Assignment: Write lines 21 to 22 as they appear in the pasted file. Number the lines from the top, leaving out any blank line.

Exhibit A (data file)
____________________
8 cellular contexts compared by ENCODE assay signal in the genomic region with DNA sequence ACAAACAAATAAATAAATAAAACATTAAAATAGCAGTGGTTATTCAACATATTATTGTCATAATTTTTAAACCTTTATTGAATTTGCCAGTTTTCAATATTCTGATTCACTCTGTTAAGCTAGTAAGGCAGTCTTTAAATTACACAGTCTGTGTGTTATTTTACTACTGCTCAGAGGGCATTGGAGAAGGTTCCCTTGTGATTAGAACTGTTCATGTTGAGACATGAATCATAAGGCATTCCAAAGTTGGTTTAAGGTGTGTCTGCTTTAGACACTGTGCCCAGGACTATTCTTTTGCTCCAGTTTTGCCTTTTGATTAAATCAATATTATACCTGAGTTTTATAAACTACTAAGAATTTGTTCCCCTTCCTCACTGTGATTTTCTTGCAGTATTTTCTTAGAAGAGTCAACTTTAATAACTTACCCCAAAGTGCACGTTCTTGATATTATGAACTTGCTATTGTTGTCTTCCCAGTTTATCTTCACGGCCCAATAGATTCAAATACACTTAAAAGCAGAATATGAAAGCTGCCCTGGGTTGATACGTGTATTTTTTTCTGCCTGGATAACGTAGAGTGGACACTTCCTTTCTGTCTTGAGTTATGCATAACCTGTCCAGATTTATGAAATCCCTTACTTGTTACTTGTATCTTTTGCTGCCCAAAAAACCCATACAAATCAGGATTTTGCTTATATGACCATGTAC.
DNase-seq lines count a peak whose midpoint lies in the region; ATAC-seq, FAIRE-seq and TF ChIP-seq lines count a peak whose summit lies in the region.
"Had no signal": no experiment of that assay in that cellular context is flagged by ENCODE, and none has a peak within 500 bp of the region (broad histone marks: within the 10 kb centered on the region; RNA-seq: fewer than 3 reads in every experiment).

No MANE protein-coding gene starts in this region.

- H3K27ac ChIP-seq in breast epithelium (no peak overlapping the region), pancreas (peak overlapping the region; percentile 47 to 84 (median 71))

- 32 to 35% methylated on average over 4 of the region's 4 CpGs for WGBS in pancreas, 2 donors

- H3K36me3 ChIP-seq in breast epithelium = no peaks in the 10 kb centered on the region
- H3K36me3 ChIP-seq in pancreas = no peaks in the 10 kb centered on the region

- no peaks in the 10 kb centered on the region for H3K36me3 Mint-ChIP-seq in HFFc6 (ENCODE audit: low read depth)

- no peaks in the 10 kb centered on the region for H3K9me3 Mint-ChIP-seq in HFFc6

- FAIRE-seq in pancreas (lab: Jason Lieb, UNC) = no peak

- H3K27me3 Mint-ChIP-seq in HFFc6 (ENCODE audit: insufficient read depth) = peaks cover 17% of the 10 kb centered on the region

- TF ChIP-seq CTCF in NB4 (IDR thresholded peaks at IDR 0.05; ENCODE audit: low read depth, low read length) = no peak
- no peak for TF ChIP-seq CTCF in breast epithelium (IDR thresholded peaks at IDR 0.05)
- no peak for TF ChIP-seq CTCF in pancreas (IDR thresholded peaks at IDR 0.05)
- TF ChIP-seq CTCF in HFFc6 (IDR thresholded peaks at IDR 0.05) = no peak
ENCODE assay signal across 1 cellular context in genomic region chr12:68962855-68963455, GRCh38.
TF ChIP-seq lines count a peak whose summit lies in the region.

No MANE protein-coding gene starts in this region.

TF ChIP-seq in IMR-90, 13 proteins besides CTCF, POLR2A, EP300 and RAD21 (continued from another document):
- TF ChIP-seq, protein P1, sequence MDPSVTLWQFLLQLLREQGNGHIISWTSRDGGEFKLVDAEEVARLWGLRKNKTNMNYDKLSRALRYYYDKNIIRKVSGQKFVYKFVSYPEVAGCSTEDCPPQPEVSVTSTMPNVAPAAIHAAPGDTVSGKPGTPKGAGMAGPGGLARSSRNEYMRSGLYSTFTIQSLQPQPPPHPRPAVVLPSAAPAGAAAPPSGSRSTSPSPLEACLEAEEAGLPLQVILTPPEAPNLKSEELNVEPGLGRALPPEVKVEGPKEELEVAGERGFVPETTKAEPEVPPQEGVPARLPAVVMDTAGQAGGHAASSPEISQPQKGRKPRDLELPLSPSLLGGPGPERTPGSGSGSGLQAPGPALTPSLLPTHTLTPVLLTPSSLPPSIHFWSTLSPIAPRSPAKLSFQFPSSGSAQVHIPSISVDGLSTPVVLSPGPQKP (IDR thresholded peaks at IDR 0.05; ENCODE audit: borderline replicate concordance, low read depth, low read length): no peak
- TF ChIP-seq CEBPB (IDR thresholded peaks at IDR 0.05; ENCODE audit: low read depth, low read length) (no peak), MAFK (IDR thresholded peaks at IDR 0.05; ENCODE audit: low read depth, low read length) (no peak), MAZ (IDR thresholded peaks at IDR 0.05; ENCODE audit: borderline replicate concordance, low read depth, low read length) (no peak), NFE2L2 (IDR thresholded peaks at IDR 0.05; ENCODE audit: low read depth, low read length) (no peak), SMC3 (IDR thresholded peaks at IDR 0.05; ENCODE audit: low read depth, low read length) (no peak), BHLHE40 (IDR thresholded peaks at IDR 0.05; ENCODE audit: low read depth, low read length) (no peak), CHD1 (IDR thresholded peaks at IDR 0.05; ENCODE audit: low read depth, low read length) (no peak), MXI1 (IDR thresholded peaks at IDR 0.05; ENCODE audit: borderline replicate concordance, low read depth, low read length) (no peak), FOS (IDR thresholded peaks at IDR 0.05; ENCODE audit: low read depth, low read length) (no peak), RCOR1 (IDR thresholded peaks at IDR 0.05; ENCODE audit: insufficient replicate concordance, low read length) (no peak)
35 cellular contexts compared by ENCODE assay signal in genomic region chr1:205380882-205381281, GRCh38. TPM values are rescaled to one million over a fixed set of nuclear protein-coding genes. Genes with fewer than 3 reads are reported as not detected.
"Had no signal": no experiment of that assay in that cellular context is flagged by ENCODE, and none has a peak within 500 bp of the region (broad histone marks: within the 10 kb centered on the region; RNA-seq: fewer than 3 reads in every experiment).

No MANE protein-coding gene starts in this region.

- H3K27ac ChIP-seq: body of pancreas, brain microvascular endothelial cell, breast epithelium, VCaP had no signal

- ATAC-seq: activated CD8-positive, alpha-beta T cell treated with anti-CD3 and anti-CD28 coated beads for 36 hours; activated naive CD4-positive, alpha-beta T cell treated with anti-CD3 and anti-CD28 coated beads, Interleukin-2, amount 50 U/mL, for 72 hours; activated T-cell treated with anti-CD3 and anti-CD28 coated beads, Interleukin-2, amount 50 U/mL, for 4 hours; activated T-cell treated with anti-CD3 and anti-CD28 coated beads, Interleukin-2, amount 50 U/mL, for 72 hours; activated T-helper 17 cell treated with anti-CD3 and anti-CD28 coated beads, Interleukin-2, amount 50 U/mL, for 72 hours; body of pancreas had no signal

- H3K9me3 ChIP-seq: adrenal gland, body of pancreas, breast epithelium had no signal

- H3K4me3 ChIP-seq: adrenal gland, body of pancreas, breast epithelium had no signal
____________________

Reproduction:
- TF ChIP-seq, protein P1, sequence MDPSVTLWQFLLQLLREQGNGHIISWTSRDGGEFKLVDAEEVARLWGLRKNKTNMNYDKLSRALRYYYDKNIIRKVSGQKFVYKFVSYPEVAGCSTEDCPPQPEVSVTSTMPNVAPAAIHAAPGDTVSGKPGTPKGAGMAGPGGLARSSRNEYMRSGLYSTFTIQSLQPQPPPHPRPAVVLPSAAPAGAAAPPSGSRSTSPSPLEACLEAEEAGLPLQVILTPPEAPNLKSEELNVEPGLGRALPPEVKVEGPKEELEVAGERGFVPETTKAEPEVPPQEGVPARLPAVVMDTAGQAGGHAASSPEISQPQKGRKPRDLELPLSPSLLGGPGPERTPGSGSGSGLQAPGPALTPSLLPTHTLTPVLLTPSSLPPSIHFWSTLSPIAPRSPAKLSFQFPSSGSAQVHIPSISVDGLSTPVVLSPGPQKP (IDR thresholded peaks at IDR 0.05; ENCODE audit: borderline replicate concordance, low read depth, low read length): no peak
- TF ChIP-seq CEBPB (IDR thresholded peaks at IDR 0.05; ENCODE audit: low read depth, low read length) (no peak), MAFK (IDR thresholded peaks at IDR 0.05; ENCODE audit: low read depth, low read length) (no peak), MAZ (IDR thresholded peaks at IDR 0.05; ENCODE audit: borderline replicate concordance, low read depth, low read length) (no peak), NFE2L2 (IDR thresholded peaks at IDR 0.05; ENCODE audit: low read depth, low read length) (no peak), SMC3 (IDR thresholded peaks at IDR 0.05; ENCODE audit: low read depth, low read length) (no peak), BHLHE40 (IDR thresholded peaks at IDR 0.05; ENCODE audit: low read depth, low read length) (no peak), CHD1 (IDR thresholded peaks at IDR 0.05; ENCODE audit: low read depth, low read length) (no peak), MXI1 (IDR thresholded peaks at IDR 0.05; ENCODE audit: borderline replicate concordance, low read depth, low read length) (no peak), FOS (IDR thresholded peaks at IDR 0.05; ENCODE audit: low read depth, low read length) (no peak), RCOR1 (IDR thresholded peaks at IDR 0.05; ENCODE audit: insufficient replicate concordance, low read length) (no peak)